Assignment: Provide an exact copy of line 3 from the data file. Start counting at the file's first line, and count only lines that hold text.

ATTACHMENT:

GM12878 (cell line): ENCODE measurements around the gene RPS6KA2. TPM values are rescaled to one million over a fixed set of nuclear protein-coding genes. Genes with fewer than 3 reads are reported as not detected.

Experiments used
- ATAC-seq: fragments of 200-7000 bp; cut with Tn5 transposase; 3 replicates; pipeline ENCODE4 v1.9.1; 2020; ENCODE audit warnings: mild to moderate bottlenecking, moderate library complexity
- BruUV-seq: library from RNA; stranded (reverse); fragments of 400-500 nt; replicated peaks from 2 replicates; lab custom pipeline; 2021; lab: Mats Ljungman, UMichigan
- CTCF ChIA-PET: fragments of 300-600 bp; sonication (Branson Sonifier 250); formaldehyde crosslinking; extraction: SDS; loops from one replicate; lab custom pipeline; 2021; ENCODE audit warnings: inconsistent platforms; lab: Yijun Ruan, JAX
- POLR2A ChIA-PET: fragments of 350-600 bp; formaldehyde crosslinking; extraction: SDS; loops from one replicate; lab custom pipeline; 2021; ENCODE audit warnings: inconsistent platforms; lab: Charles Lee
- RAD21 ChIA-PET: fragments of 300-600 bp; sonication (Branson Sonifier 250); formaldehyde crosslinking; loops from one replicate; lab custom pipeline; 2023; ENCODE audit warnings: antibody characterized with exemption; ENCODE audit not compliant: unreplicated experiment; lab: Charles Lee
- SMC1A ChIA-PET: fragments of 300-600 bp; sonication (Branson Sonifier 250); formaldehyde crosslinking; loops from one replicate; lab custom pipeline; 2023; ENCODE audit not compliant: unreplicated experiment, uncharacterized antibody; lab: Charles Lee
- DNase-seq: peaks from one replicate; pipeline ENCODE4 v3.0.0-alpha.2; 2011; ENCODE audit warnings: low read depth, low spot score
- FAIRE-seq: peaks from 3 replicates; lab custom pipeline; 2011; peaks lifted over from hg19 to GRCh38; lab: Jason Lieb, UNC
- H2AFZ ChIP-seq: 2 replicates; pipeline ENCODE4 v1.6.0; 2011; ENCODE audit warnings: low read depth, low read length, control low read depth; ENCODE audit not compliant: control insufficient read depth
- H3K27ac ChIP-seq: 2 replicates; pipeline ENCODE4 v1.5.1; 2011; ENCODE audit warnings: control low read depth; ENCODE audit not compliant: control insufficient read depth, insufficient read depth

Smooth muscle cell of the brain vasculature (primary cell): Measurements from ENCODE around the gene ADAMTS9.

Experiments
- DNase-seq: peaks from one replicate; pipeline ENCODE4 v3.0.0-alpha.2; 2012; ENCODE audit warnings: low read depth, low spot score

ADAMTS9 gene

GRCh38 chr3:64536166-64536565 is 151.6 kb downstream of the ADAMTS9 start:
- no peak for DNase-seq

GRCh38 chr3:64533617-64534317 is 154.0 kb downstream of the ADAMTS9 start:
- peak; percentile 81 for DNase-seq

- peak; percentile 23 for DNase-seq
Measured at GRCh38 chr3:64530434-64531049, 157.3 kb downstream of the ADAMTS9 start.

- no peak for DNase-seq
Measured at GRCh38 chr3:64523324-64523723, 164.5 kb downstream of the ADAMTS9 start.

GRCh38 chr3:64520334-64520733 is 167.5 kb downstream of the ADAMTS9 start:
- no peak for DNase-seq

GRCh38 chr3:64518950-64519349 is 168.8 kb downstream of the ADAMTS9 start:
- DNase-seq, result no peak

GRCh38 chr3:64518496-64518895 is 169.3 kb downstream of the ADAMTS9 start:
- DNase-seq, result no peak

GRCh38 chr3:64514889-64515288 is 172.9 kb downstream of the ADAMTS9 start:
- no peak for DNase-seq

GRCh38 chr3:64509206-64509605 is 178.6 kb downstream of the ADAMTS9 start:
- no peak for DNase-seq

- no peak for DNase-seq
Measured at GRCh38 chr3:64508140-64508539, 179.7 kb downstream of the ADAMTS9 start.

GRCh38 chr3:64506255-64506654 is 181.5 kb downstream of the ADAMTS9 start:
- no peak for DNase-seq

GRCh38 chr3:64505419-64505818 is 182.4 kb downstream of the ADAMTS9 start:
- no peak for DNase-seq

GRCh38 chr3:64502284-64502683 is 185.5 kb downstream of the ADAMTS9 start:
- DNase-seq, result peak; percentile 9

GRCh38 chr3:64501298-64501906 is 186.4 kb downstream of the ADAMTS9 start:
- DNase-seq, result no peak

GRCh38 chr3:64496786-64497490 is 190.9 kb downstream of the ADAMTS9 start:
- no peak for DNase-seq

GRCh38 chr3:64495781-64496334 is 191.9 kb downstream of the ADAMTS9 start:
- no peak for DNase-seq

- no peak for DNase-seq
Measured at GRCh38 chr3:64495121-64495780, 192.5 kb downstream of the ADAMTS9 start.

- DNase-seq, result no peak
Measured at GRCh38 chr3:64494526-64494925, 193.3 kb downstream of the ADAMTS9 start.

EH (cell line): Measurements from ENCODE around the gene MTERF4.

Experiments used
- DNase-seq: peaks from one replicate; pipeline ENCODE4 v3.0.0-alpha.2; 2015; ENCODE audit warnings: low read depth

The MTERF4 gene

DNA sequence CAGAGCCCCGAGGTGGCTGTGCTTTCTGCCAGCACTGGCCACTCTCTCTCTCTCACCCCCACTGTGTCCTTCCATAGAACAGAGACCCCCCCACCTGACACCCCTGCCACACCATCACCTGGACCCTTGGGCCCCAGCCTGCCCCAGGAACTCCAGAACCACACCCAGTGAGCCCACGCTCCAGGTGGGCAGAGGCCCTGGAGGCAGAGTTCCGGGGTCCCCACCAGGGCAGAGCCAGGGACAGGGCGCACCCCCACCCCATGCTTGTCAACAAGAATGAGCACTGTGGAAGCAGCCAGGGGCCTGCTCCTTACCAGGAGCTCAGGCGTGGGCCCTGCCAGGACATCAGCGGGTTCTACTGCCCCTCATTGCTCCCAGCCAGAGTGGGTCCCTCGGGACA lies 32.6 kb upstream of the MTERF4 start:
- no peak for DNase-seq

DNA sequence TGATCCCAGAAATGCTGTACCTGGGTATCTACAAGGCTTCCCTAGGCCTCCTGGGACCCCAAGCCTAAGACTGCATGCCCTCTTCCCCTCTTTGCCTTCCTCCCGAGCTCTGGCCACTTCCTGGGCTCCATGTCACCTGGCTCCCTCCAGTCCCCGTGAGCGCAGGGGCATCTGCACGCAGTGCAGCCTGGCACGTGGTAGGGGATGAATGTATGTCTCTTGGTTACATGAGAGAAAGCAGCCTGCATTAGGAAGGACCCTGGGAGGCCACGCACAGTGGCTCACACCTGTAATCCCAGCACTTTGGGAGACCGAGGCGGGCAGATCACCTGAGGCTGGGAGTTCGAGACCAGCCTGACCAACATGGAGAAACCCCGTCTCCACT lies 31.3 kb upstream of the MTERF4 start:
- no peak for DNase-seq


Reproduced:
- ATAC-seq: fragments of 200-7000 bp; cut with Tn5 transposase; 3 replicates; pipeline ENCODE4 v1.9.1; 2020; ENCODE audit warnings: mild to moderate bottlenecking, moderate library complexity